An albino rat is a white rat with red eyes. They are smart, affectionate, social and active creatures. Albino rats make great family pets for older kids to adults. With regularly handling and lots of space they quickly become very tame and friendly. Today we’ll look at where albino rat pups come from, how they are bred and how to raise your own baby pink eyed white rat. Learn dozens of fascinating albino rat facts and get your albino rat questions answered here!
- What is an albino rat?
- Pink eyed white rats
- Norway albino rats
- Are albino rats nocturnal?
- Why are albino rat eyes pink?
- Are albino rats blind?
- Albino lab rats
- Rat noises and sounds
- Albino rat breeds – hairless, dumbo and more
Pet rats are amazing companions if kept properly. Although they have relatively short lifespans, during the time they are with you they bond very strongly to you and each other. They are playful, funny and have their own distinctive personalities. Albino rat pups are popular for their unusual and striking looks, as well as their gentle natures.
What is an Albino Rat?
The white rat or albino rat is a breed without the color pigment melanin. Albinism is a genetic mutation that occasionally appears in rats and other animals in the wild.
This affectionate and intelligent white rat with red eyes has been our beloved pet for centuries. And, few rats are as iconic as the albino rat, with its snowy white fur and famous pink eyes.
Normally, a pure white animal is vulnerable to predators. But rare white albino wild rats were often trapped and kept as pets.
Over the years, this white rat with red eyes has become more popular. This is because the white fur and pink eyes have been cultivated in domestic (or “fancy”) rats as a desired characteristic.
Albino Rat Facts
Are you a fan of albino rats? Here are some fascinating facts about them, perfect for any rat lover!
1. Albino rats are also called “PEWs”
PEW stands for Pink-Eyed White, a common name for these rats among fanciers and breeders.
2. The albino rat is a type of Norway rat
The albino’s scientific name is the same as the Norway rat: Rattus norvegicus.
All domestic rats, including albinos, belong to this one species.
3. The first scientific description of an albino rat appeared in 1553
Swiss naturalist Conrad Gesner is believed to have written the first scientific description of a wild albino Norway rat in 1553.
It’s said he wrote it when saw two of these rats in a cemetery.
4. Albino rats spend most of the daytime hours asleep
A study of 20 male albino rats found that, between the hours of 8 a.m. and 8 p.m., the rats spent 76% of the day sleeping and 24% of the time awake.
New owners should be aware that rats are largely nocturnal animals and are active at night.
5. The pink of an albino rat’s eyes is not an actual eye color
Why are an albino rat’s eyes pink? An albino animal has no pigmentation in its hair or eyes, so the pink that you see is not eye color.
What you are really seeing is the color of the blood vessels inside the rat’s eyes.
6. Only pure white rats with pink eyes can be classified as albino
The official PEW standard calls for bright white fur with no hint of yellow, and medium pink (but not ruby red) eyes.
Pure white fur with no tinge of cream or yellow is the mark of a true white albino and not just a light-colored fancy rat.
7. A group of rats (including albinos) is called a “mischief”
More fun names: male albino rats are called bucks, females are called does, and pregnant or parenting females are called dams.
Baby rats are referred to as either kittens or pups.
8. Albinos were the first pet rats
White rats born to wild brown rats were trapped and kept as pets beginning in the 1700s.
Most albino rats would not survive in the wild because their white fur makes them easier to see and more vulnerable to attack by predators than ones with dark fur.
But our pets live a much safer life than those in the wild.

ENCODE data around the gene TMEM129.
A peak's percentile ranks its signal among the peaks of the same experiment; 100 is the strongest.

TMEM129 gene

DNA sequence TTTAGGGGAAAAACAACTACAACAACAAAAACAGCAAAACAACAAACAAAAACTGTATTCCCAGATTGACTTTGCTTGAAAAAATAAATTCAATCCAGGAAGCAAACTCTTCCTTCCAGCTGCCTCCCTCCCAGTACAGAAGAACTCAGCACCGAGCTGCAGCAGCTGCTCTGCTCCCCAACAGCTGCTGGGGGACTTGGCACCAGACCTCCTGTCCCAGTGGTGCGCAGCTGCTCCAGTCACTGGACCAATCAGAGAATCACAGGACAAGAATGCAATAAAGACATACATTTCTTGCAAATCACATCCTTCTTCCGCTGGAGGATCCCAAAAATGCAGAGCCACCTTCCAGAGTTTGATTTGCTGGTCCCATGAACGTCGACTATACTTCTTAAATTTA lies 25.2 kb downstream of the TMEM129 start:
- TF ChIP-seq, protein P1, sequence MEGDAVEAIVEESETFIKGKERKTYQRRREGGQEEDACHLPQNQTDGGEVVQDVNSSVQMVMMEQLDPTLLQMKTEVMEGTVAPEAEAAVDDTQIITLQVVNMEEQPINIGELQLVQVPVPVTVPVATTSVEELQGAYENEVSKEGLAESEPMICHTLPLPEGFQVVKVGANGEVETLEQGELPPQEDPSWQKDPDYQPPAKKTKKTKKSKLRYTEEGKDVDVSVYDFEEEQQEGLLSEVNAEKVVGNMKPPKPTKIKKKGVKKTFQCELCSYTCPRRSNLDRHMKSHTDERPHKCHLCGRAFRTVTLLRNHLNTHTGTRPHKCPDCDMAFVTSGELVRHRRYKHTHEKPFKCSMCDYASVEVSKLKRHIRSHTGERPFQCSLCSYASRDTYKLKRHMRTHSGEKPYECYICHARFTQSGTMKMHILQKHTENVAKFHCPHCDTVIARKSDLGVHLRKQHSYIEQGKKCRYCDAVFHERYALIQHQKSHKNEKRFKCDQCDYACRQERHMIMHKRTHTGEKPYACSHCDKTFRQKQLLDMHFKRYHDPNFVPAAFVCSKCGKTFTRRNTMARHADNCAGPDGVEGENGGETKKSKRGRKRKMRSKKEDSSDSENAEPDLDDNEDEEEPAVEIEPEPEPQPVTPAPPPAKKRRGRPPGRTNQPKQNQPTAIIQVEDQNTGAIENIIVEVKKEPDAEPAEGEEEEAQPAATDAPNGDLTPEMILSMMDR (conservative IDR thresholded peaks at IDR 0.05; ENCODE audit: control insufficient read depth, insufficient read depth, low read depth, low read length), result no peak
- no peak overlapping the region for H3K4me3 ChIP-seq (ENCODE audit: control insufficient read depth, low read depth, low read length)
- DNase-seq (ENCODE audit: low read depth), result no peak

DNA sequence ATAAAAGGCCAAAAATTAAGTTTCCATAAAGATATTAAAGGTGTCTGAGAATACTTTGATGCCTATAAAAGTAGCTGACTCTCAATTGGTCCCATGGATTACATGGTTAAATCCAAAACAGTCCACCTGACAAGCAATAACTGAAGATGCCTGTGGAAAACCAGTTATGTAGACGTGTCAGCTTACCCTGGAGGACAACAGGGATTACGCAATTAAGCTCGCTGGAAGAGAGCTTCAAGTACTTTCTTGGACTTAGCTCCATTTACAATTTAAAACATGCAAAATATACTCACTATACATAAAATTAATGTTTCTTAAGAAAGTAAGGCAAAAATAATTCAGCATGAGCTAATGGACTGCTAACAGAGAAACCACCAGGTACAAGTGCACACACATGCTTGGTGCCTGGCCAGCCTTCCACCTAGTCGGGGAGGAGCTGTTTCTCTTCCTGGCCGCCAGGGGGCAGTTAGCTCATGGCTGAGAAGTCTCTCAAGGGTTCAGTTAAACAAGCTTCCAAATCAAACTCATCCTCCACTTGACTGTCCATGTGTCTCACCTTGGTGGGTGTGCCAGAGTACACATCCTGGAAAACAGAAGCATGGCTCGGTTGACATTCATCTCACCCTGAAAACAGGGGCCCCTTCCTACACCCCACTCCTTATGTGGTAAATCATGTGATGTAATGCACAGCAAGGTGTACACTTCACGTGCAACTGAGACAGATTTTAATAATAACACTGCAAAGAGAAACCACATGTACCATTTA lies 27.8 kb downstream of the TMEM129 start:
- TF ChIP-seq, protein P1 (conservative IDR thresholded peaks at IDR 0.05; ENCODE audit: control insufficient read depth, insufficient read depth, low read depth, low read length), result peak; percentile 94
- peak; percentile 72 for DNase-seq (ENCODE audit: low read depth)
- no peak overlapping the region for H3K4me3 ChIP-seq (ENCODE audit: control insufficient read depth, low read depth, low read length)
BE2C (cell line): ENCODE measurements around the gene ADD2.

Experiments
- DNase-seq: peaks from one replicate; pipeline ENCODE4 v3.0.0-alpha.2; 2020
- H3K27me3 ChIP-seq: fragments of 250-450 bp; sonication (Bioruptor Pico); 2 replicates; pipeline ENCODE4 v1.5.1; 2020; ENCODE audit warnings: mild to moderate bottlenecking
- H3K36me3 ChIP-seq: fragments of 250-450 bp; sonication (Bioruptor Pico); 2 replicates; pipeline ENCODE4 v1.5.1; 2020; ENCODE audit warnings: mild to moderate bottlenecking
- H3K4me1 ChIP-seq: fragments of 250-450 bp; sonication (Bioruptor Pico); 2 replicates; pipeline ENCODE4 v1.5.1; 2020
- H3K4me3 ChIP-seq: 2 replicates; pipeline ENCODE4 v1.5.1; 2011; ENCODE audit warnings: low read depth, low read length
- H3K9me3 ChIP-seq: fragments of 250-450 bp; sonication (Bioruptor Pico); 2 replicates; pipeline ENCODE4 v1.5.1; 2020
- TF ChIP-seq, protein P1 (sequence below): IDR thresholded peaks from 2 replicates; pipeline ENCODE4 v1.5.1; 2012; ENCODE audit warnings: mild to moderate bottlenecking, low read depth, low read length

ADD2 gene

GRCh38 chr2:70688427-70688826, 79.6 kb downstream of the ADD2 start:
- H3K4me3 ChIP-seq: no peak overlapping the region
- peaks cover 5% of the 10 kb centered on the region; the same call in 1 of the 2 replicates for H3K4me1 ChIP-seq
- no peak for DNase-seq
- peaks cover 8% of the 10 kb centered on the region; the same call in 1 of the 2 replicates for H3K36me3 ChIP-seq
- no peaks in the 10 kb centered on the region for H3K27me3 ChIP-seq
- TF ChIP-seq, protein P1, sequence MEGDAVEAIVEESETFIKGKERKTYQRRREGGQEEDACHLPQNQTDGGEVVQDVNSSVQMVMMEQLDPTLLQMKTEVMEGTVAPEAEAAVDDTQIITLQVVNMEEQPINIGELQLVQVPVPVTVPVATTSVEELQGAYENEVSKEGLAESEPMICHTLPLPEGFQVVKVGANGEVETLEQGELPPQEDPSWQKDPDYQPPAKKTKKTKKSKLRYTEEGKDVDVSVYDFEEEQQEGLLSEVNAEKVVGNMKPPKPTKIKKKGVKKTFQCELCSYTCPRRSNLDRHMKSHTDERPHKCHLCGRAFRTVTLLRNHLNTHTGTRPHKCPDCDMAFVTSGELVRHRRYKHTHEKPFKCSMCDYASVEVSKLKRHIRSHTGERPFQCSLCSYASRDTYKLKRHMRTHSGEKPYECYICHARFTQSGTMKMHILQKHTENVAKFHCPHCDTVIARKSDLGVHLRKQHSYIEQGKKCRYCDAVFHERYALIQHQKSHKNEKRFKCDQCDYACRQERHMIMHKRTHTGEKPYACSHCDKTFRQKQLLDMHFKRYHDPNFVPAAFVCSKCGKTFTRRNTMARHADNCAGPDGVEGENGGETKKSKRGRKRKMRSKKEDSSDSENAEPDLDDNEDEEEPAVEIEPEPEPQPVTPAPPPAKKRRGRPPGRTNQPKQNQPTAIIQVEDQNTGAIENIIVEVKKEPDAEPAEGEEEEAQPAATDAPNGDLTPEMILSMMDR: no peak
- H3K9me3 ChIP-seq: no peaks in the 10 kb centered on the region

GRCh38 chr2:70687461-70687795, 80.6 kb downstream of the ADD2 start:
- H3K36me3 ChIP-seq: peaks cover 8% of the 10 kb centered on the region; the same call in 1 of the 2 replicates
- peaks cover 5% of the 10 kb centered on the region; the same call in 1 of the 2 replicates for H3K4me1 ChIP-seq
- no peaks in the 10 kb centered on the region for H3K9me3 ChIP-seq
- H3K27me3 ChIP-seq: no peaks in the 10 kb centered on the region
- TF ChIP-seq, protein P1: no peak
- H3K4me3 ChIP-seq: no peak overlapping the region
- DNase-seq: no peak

9. Rats, including albino rats, dream about what they did when awake
A study of rat brain waves while they were running a maze and later while asleep showed such similar patterns that the scientists could tell not only that the rats were dreaming of the maze, but even which parts of the maze they were dreaming about.
10. Some Pink-Eyed White rats will sway back and forth
Owners notice that their pets sometimes sway or rock back and forth. Because they, and especially albino rats, have weak eyesight, they use this swaying movement to help them detect motion in their environment.
11. Albino rats share the albinism mutation with other animals, including humans
What exactly are rat albinos? Albinism is the lack of color pigmentation in an organism.
In mammals like rats, this genetic mutation expresses itself as white hair and pink eyes.
Besides mammals, birds, fish, reptiles, insects, and even plants can be albino, too.
12. Rat albinism is the first animal mutation intentionally cultivated by humans
The albino mutation is common in many kinds of animals. But rat experts say that albinism in rats is likely the first genetic mutation that was purposely bred by humans in domestic animals.
13. Albino (and other) rats can have as many as 16 pups in a litter
They can also start breeding as young as 2½ months of age.
A female rat can give birth to her next litter when the first pups are just 21 days old.
It is possible for one pair of rats to generate 15,000 descendants in one year!
14. Albino rats have weaker eyesight than other rats.
Are they blind? They are not blind by nature, but pink-eyed rats do have a harder time seeing than ruby or black-eyed rats.
Rats generally don’t have the best eyesight in the animal kingdom, and they rely on their other senses to compensate for this.
15. Albino rats compensate for poor eyesight with their other senses
Because albinos can have weak eyesight, they depend on their senses of smell, hearing, and touch to help them navigate their environment.
Like cats, they can use their facial whiskers to help them feel around. As they’re so dependent on their whiskers, you’ll rarely catch rats out in the open. They tend to stick close to walls and corners — surfaces their whiskers can feel.
16. Albino rats can have red tears
It is a myth that these little animals bleed from their eyes. But occasionally they do secrete an organic compound called porphyrin from a gland near the eye called the Harderian gland.
Porphyrin is thought to help protect the eye from light. It can mix in with their tears and give the appearance of bleeding.
17. Albino rats can experience “dazzling.”
Because they lack protective dark pigment in their eyes, these rats are sensitive to bright light.